# Thermal expansion of diameter of pipe filled with water

1. Jun 17, 2004

### thermalquestion

I would like to calculate the new diameter and thickness of a steel pipe filled with water.

At 20oC the pipe ID is 0.1016m and thickness is 0.0127m.
Coef vol th exp water 21e-5/oC
coef lin th exp steel 1.2e-6
The pipe can be assumed 1m in length.

I calculated that the water would expand by 1.89e-5m^3 and if there was a solid steel cylinder replacing the water it would expand by 3.25e-6m^3.
So, assuming water is incompressible I think I can not ignore the expansion of the water.
In this case do I take the expansion of the water only to calculate the new ID?
How then do I calculate the new thickness of the pipe?
I'm confised.
Any help appreciated.
P

2. Jun 17, 2004

### Gokul43201

Staff Emeritus
Is this a problem out of a book, or are you trying to solve a real problem ?

Is the change in temperature 20C ?

Are the ends of the pipe closed off, creating a cylindrical vessel completely filled with water ?

3. Jun 18, 2004

### thermalquestion

This is not a problem out of a book. I genuinely have a pipe filled with water.The pipe is actually part of a flow loop but lets assume there is zero flow. The water is encased by the pipe and cann ot spill over. The change in temperature is 5oC. Changing from 20-25oC. 20oC is the datum.
P

4. Jun 18, 2004

### HallsofIvy

Staff Emeritus
In that case the best way to answer the question is experimentation- actually set this up, fill it with water of the appropriate temperature and measure!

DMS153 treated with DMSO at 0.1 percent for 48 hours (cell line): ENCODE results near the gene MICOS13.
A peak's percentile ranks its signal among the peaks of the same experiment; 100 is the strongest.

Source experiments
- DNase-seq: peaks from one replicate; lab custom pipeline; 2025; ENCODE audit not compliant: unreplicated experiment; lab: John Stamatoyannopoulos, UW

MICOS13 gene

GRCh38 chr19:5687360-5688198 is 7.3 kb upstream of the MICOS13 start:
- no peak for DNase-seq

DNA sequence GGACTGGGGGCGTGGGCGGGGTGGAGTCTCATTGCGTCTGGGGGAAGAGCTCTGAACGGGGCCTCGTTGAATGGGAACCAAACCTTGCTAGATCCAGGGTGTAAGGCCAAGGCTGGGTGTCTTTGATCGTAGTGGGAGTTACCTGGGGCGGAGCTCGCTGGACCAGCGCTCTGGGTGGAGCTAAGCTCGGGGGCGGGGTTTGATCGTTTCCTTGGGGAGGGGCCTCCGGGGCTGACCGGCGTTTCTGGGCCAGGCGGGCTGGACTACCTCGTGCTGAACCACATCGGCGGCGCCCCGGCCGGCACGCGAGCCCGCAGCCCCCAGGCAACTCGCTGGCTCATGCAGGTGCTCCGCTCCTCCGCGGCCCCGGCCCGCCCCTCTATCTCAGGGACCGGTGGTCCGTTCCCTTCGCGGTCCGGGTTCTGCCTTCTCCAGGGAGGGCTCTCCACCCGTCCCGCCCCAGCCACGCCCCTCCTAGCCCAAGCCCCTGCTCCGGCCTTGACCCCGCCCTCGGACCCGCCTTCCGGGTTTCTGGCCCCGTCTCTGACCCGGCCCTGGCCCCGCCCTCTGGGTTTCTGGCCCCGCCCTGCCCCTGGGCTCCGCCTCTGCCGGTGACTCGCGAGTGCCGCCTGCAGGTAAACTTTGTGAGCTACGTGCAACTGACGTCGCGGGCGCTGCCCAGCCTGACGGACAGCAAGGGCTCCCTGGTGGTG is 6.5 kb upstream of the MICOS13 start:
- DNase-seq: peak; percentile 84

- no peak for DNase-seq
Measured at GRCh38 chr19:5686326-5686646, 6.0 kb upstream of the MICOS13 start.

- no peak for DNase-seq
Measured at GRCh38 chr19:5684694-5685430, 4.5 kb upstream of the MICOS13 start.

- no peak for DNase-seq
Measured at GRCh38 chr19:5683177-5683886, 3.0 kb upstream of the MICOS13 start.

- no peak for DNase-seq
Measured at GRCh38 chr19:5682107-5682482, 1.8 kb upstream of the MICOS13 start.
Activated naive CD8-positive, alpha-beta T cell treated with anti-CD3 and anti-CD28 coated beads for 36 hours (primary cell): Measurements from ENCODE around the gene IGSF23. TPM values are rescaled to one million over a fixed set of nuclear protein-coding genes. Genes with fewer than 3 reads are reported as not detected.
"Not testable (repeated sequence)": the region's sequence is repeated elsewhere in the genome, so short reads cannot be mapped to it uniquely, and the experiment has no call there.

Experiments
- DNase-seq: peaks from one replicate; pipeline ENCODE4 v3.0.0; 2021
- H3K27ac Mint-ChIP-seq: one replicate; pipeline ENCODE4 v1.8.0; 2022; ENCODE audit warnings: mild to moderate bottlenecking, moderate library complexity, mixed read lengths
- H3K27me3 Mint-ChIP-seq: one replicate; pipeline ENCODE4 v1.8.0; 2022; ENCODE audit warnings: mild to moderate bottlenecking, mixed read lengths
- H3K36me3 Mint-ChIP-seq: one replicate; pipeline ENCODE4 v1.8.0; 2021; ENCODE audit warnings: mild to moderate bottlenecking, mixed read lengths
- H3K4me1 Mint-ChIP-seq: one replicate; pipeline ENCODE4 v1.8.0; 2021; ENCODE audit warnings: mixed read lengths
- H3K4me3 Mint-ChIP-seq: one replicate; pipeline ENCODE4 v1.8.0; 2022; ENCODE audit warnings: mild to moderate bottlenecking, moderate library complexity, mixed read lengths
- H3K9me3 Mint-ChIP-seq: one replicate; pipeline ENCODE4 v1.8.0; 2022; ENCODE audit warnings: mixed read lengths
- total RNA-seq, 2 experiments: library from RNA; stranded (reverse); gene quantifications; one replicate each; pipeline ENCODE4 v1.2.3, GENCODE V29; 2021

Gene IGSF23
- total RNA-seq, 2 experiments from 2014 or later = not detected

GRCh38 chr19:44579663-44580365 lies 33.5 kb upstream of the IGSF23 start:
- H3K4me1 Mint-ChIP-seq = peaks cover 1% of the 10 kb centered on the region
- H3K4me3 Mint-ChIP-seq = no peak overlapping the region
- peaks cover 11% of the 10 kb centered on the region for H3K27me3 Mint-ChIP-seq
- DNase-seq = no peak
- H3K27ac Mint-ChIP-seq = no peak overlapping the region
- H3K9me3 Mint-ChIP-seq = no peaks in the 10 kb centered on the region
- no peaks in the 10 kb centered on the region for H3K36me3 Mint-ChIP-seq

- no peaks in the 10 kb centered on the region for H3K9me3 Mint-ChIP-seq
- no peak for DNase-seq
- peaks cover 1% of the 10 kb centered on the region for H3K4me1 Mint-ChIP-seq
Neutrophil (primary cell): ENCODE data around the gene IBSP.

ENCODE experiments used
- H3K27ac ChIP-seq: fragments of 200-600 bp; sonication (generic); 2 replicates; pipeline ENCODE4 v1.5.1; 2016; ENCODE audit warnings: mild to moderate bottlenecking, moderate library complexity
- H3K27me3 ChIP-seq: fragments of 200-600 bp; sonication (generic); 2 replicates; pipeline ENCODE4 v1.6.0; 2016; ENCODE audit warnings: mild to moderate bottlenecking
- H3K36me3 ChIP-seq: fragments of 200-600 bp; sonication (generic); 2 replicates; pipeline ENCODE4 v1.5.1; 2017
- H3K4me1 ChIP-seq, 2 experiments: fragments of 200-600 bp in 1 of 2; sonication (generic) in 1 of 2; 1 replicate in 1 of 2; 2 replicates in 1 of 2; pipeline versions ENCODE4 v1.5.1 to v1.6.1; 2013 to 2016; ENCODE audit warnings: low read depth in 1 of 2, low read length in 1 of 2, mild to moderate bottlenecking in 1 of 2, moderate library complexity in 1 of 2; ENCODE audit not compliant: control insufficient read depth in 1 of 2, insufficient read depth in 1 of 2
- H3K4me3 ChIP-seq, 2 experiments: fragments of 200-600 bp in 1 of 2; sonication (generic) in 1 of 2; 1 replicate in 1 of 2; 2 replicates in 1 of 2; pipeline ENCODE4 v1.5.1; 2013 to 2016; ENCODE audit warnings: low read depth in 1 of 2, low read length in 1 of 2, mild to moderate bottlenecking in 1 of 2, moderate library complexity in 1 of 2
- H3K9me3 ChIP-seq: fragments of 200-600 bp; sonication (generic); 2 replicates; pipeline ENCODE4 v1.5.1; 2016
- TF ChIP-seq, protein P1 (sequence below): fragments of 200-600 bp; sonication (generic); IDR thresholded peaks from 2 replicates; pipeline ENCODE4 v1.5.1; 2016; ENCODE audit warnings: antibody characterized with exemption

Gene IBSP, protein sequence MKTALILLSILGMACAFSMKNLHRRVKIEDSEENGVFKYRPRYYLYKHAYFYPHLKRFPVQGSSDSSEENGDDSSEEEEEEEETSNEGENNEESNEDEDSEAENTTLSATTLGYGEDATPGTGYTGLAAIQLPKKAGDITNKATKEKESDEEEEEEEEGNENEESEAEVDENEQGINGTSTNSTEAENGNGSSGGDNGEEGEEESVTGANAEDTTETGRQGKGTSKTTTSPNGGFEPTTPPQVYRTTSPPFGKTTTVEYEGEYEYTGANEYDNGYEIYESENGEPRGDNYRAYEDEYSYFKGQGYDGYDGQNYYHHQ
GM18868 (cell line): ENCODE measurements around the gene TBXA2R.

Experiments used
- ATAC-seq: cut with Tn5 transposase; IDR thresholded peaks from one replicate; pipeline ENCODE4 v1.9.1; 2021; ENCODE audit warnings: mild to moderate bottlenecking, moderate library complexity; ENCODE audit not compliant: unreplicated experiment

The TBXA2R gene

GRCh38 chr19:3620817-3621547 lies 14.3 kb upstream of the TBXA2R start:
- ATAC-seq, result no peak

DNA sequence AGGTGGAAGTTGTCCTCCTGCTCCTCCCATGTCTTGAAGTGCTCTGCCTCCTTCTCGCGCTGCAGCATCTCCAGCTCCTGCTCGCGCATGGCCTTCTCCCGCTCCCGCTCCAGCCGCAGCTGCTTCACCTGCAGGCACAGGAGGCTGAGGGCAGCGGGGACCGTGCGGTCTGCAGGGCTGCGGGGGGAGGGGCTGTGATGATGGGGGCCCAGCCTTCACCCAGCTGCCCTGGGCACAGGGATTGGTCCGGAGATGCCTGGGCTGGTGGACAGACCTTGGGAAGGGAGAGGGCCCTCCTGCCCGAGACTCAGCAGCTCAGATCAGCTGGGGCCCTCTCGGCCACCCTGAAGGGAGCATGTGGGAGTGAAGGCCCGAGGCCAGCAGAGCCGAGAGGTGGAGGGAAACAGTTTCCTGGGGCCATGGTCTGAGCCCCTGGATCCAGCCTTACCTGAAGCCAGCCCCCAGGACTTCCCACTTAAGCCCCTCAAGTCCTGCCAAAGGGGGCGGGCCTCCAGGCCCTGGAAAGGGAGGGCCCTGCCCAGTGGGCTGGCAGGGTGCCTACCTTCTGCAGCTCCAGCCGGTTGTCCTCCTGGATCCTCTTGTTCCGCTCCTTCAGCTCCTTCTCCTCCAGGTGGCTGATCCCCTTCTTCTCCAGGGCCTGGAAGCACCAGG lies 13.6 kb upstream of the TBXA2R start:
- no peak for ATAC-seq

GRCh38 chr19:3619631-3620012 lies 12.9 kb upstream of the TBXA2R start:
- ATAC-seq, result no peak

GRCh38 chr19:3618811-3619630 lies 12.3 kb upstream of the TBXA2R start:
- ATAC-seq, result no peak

5. Jun 19, 2004

### thermalquestion

Are you saying there is no calculation which can be used to estimate this? The uncertainty in the measurement may be bigger than the effect.
P

6. Jun 19, 2004

### Gokul43201

Staff Emeritus
Your problem is not stated clearly enough. If the water is in an open line, there is no effect from the water. Even if not, there are probably enough bubbles/air gaps to accomodate the expansion of the water.

The expansion of diameter(s) and length of the pipe will depend on how it is constrained - ie : the boundary conditions. Are you suggesting you want to treat this section of pipe as being so far removed from the constraints that it can be assumed to behave like a free body ?

7. Jun 19, 2004

### Gokul43201

Staff Emeritus
So, neglecting the effect of water and assuming the length and diameter are both unconstrained (no clamps need to be considered), the new diameter is given by

$$d' = d(1 + \alpha \delta T)$$ and the new length is

$$L' = L(1 + \alpha \delta T)$$ , where $$\delta T$$ is the temperature change.

ie : the interior volume expands as if it were a cylinder of steel.

The new volume of the pipe material is

$$V' = V(1 + 3\alpha \delta T)$$

From the V' and d', you can calculate the new thickness, t' = D' - d'.

$$V' = \frac {\pi L'} {4}(D'^2 - d'^2)$$

Last edited: Jun 19, 2004
8. Jul 16, 2004

### thermalquestion

OK, I wasn't sure if this linear calculation was sufficient and was probably just making it unnessisarily complicated. Yes, the water is in an open system so the expansion of the water can be ignored, you are right. Thanks.

9. Jul 16, 2004

### thermalquestion

Since the pipe is not a cylinder there are two boundaries to be considered. The outer and inner diameter. How do calculate both the inner and outer diameter? I understand the outer diameter if the pipe is a solid cylinder but how to treat the internal diameter in the case of a hollow cylinder?